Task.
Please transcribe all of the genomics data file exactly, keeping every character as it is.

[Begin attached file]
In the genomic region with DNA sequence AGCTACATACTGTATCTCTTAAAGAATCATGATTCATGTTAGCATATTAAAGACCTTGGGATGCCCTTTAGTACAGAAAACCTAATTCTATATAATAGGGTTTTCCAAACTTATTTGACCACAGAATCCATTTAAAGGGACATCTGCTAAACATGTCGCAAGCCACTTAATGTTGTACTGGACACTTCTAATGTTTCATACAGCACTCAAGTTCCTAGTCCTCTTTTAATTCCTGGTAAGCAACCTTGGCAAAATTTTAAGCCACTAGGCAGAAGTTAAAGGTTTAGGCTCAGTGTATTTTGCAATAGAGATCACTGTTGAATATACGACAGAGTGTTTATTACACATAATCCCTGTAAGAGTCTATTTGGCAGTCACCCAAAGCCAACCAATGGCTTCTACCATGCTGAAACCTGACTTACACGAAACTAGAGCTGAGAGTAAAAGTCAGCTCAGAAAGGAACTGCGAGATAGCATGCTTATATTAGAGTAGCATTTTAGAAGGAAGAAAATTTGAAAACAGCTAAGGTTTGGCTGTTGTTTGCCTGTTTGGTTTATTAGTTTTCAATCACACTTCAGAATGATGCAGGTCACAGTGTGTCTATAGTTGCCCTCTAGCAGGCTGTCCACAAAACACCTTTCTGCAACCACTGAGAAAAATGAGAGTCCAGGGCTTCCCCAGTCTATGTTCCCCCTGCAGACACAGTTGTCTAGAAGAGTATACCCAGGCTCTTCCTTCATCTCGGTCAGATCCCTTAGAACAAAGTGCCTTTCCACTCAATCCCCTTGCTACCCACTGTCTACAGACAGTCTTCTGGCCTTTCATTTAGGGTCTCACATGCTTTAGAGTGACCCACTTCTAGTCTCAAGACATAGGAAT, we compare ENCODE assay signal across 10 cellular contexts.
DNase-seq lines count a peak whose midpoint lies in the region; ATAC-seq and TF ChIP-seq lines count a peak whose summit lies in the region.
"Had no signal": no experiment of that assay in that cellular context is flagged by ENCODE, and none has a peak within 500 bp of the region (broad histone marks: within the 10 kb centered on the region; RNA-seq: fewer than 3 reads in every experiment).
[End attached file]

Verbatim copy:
In the genomic region with DNA sequence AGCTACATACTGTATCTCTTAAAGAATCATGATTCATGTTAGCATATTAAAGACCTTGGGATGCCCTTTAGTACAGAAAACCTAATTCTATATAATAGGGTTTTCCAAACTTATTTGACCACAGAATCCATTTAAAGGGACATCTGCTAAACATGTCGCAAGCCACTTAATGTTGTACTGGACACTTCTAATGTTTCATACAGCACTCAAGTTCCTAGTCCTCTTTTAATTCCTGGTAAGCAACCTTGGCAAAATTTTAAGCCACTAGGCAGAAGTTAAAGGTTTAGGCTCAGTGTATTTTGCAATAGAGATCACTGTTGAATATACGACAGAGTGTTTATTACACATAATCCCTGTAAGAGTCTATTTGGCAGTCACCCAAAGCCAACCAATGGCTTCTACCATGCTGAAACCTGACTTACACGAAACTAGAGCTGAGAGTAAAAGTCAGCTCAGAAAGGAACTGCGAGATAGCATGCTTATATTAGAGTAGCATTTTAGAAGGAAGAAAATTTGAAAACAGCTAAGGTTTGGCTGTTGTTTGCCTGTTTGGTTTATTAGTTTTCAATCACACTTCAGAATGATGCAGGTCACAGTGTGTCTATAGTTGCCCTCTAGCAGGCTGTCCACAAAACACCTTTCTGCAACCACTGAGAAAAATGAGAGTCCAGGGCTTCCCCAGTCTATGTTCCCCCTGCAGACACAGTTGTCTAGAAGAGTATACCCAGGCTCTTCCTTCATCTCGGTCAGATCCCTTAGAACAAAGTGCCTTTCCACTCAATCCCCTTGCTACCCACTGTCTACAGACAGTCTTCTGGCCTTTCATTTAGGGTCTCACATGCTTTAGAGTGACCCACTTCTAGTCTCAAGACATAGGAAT, we compare ENCODE assay signal across 10 cellular contexts.
DNase-seq lines count a peak whose midpoint lies in the region; ATAC-seq and TF ChIP-seq lines count a peak whose summit lies in the region.
"Had no signal": no experiment of that assay in that cellular context is flagged by ENCODE, and none has a peak within 500 bp of the region (broad histone marks: within the 10 kb centered on the region; RNA-seq: fewer than 3 reads in every experiment).